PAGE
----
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From: John E. Potter (jpotter_at_[hidden])
Date: 2000-12-01 07:57:57

On Wed, 29 Nov 2000, Matthew Austern wrote:

> Or to be more precise about what I'm claiming to be legal:
> - It's required that T must be EqualityComparable.

Can we agree that is a bug?

> - I don't think it's required that the operator== that find()
> uses must be the same one that's used when comparing
> one T to another.

Or even that the other one exist.

> (This is where I see a difference
> between find() and lower_bound(). For lower_bound, the
> algorithm requires a relationship between the comparison
> used for sorting the list and the comparison used for
> the earch.)

Agreed. T does not need to be less than comparable.

Requires: For each iterator i in [first, last) if *i < value or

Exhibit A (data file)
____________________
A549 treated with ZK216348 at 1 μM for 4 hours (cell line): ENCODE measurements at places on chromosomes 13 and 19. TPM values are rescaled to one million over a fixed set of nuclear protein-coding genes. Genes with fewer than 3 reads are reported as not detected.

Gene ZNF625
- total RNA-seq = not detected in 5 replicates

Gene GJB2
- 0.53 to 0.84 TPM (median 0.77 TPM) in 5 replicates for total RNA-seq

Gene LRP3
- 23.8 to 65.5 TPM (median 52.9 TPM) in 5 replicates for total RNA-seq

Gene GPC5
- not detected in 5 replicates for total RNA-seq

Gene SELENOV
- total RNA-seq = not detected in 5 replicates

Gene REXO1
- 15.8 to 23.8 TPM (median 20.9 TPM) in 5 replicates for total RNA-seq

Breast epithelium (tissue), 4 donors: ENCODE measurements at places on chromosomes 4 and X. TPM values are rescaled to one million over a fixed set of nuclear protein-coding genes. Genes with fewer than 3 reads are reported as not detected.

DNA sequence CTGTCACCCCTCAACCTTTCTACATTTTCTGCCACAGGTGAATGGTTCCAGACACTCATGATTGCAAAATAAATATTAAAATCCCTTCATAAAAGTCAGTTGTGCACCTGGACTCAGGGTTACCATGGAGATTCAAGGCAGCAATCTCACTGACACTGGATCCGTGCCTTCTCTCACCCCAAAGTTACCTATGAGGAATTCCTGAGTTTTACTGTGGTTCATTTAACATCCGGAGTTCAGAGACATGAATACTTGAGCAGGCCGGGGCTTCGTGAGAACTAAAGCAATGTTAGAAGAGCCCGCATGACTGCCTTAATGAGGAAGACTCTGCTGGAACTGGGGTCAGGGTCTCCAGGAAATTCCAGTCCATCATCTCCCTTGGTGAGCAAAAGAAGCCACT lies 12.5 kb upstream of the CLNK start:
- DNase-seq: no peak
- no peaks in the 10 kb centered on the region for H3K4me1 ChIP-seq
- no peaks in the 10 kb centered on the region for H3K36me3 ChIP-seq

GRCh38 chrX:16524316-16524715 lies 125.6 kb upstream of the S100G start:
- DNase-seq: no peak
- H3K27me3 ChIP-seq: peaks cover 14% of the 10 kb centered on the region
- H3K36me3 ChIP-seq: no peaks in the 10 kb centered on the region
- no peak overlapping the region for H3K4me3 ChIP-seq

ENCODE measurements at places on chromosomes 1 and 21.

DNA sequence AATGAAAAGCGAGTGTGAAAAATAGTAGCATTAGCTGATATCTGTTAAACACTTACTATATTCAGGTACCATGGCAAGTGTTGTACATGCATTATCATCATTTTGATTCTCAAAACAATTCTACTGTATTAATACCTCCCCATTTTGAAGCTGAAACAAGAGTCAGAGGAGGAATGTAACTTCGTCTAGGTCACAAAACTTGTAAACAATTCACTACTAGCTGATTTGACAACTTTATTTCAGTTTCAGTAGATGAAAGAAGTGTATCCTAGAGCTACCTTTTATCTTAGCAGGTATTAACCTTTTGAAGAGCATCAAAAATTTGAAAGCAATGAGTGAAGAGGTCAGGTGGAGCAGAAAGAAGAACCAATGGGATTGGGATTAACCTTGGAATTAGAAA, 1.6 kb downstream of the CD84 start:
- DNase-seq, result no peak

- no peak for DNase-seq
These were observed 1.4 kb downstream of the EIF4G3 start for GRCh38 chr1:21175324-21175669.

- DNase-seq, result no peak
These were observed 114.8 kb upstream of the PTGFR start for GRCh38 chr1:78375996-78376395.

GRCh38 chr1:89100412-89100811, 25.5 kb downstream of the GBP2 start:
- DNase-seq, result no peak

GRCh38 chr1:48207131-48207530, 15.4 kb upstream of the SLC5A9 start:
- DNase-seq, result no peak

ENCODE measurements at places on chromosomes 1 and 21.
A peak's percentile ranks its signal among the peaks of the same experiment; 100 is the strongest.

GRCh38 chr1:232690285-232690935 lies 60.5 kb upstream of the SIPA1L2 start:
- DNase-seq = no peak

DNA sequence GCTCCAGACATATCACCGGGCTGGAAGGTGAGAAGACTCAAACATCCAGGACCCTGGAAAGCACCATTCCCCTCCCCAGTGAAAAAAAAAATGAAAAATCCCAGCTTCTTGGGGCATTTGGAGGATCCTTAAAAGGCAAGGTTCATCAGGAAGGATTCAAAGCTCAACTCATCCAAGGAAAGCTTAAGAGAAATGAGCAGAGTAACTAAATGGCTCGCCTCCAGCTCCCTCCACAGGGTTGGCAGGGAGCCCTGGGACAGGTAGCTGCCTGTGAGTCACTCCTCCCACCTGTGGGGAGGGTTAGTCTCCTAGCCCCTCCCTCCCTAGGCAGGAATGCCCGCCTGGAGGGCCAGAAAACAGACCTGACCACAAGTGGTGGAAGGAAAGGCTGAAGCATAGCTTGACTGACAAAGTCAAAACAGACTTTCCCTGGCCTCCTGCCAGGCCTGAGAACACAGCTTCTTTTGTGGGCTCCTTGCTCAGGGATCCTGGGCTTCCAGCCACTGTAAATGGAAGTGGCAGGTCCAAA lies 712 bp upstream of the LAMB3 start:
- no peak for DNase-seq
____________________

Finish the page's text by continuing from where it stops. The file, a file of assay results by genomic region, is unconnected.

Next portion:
comp(*i, value) != false, then for each iterator j in [first, i]
*j < value or comp(*j, value) != false, otherwise for each iterator
j in [i, last) ! (*j < value) or comp(*j, value) == false.

That is what is required, is it standard-easy enough? Is the otherwise
part redundant?

If you want to extract this from lower_bound and its counterpart from
upper_bound and generalize to include equal_range and binary_search
in the union which allows the compare in either direction, it should
not be much of a hardship on the user. I generally write both of
the operators simply because it is quicker than figuring out which
one I need for lower_bound. If I should find upper_bound useful later,
it is ready. Those who like to use a function pointer rather than a
function object may object to the extra requirement on lower_bound
and upper_bound.


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